Florida to Bermuda to the Azores – Crossing the Atlantic again

After arriving in Miami, we spent about three weeks there to get some boat repairs done, explore Florida and do a big provisioning because we knew that Bermuda will be very expensive.

View from our mooring ball in Dinner Key Marina, Miami
Broken strands in one of our lower shrouds
This is the same cap, one brand new and one after only five months of tropical UV radiation.
Biking to Key Largo
325 horsepower rental car

Since Colombia we knew that one of our lower shrouds had a broken strand, but it was impossible to get a proper repair there. So we added a dyneema backup shroud and decided to wait with the repair till Florida. In Miami, we discovered that the other lower shrouds also started to get broken strands, so we got all of them replaced. In Miami it was easy to get the job done properly, and while it wasn’t cheap it was worth it.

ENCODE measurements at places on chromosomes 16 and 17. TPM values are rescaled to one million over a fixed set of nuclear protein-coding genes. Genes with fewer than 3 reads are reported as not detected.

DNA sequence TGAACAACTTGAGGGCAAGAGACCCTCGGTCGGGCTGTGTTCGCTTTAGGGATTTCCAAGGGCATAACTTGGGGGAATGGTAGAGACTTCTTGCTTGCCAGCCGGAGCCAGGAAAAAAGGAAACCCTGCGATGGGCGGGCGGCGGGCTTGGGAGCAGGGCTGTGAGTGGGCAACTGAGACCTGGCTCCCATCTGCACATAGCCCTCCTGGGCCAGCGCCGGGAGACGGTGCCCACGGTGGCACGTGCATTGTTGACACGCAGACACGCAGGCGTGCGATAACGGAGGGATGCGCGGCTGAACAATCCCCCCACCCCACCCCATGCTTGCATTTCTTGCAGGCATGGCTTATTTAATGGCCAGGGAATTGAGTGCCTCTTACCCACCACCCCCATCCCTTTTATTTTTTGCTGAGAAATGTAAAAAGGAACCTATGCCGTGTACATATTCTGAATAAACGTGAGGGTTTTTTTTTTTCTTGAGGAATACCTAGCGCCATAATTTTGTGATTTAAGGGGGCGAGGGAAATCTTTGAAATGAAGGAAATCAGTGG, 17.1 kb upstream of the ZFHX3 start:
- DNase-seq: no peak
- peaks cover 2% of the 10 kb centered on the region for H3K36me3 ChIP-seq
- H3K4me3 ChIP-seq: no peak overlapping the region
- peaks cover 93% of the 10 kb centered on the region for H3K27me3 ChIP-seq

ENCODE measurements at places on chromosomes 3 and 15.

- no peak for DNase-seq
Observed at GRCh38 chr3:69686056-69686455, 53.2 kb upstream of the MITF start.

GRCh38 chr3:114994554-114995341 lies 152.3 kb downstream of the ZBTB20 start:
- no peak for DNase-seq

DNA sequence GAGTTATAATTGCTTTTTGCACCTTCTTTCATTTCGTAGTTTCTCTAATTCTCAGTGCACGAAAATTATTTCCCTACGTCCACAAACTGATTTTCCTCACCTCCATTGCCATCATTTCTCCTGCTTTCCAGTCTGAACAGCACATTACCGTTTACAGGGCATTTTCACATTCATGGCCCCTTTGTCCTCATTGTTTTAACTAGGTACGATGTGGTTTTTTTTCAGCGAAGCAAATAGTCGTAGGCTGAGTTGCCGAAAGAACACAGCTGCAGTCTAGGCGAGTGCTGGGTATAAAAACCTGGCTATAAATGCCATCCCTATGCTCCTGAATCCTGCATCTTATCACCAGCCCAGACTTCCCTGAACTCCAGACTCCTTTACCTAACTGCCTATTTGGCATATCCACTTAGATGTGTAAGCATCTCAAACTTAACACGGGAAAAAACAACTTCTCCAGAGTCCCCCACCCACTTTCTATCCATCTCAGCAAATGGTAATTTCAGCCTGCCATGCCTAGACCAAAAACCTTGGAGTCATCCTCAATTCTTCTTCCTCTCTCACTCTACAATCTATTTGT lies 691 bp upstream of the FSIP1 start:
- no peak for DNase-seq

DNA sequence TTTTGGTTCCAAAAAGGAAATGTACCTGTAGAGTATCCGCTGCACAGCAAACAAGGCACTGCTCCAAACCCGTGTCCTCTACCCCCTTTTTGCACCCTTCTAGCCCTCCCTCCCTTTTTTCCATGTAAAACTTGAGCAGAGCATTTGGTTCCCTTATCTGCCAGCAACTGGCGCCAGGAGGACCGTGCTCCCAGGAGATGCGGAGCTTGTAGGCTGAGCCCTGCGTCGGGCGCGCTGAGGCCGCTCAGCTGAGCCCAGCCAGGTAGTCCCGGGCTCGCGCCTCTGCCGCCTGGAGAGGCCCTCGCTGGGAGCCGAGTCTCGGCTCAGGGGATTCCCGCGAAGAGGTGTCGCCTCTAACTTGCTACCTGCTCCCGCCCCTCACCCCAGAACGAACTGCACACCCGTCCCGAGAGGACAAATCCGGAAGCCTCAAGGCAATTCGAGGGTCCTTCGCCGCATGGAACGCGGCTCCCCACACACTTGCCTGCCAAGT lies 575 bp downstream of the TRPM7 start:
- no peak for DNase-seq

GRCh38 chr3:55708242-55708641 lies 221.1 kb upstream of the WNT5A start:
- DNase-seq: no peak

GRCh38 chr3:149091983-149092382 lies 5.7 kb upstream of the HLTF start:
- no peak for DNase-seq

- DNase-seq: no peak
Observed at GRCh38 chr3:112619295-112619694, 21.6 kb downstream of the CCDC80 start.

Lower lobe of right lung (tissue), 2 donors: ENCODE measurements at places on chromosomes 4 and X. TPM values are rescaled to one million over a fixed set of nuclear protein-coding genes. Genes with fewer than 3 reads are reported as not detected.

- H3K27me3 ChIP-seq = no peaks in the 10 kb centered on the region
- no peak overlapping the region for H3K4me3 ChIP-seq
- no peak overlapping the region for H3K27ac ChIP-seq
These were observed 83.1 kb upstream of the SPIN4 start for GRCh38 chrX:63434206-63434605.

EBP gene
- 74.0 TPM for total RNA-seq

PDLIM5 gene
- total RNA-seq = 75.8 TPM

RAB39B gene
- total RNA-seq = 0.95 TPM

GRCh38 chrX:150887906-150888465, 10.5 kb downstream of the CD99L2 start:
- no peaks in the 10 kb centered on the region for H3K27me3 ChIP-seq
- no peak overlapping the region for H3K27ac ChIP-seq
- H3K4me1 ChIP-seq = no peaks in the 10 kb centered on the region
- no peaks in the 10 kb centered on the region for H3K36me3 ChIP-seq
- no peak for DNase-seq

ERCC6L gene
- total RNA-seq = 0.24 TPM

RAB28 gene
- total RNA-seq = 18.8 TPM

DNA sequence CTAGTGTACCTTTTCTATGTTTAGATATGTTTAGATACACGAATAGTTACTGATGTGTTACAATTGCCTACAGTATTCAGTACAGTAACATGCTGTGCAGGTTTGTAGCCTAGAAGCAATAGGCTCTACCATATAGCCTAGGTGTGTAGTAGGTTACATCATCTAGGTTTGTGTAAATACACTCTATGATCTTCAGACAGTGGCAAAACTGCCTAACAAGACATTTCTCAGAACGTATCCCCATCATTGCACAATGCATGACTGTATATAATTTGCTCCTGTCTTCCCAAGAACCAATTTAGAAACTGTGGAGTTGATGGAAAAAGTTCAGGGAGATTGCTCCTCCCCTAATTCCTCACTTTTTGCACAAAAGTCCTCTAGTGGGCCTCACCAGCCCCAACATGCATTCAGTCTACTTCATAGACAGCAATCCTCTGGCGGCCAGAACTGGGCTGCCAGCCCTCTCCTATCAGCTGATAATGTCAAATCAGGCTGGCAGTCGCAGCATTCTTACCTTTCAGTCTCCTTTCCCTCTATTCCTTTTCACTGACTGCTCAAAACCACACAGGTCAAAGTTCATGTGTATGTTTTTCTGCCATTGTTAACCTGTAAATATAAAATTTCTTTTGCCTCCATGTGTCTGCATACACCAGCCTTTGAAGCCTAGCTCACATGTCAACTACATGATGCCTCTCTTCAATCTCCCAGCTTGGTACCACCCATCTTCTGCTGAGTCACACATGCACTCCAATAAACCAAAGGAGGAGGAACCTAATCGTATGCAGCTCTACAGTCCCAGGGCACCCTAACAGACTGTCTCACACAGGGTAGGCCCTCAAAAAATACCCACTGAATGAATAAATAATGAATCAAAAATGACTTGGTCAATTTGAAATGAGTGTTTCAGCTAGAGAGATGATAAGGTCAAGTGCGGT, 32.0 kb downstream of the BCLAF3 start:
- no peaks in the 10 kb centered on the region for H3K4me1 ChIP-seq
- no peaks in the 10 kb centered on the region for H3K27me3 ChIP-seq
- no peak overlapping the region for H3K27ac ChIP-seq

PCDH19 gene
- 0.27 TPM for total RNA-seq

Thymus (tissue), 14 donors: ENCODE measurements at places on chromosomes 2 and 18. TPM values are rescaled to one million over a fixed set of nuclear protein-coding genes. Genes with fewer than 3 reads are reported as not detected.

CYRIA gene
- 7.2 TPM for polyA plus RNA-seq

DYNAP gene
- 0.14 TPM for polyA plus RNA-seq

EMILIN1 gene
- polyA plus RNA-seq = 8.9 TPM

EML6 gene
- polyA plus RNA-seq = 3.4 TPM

We also had some fun workouting in a nearby park and rented two roadbikes for a day to do a 130km trip to Key Largo and back. Biking in Miami is very nice, there are many bike lanes and except for us nearly no one was using them.

Mila stayed in the Dinner Key Marina mooring field the whole time of our Florida visit. This was much cheaper than paying for a marina berth but we could still use the showers and get stuff like spare parts delivered to the Marina. After such a long time without the ability to shop online, it was excellent to use services like Amazon again.

Our friend Henning from Germany who sailed with us in 2016 visited us again and we decided to rent a car for some days to provision and drive to the Florida Keys and the Everglades. We decided to rent a big (for european standards) truck to have enough carrying capacity and have a comfortable ride. Strangely, the rental price for the big Pick-Up for four days was less than half the price of the two roadbikes for one day.

One of many giant grasshoppers in the Everglades
Everglades Gator